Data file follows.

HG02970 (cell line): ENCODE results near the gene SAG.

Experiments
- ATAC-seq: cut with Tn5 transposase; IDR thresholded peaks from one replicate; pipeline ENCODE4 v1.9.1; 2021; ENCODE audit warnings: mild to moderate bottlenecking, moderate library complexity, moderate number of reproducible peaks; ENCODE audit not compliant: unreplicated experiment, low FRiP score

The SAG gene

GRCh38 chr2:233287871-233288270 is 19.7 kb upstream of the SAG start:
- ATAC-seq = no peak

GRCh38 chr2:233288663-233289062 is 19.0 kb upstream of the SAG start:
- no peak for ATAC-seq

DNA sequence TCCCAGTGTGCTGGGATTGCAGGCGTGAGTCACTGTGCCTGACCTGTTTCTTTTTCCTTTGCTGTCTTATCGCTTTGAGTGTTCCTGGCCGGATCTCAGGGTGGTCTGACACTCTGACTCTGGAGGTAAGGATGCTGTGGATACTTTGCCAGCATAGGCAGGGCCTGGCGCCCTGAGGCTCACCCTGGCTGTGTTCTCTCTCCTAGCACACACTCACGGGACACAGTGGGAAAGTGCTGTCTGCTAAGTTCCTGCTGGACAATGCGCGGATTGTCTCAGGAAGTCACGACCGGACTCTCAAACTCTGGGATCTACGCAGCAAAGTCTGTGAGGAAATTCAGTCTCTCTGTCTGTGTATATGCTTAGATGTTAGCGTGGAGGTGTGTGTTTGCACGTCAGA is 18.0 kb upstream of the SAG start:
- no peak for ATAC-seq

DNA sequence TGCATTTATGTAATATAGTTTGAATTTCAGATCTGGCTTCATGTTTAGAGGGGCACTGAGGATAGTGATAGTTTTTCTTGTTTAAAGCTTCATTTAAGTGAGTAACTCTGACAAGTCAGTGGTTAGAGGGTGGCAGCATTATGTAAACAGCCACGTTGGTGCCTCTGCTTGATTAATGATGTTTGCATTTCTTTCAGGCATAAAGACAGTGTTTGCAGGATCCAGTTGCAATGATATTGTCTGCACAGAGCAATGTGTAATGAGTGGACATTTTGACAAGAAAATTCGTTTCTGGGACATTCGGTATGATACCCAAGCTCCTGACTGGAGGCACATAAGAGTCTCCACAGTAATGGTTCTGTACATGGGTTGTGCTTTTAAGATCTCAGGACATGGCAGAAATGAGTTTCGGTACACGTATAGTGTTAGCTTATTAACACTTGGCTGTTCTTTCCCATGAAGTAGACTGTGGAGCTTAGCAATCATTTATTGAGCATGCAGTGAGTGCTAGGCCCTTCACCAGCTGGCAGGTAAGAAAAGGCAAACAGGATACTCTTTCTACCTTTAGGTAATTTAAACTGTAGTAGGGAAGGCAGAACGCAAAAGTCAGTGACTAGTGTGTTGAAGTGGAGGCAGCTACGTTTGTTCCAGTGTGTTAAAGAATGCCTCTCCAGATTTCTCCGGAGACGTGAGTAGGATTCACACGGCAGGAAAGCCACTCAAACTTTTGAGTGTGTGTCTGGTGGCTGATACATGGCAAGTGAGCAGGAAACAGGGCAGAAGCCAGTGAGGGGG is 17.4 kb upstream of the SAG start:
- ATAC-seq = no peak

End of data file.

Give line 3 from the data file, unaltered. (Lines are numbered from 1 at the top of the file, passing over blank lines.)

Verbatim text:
- ATAC-seq: cut with Tn5 transposase; IDR thresholded peaks from one replicate; pipeline ENCODE4 v1.9.1; 2021; ENCODE audit warnings: mild to moderate bottlenecking, moderate library complexity, moderate number of reproducible peaks; ENCODE audit not compliant: unreplicated experiment, low FRiP score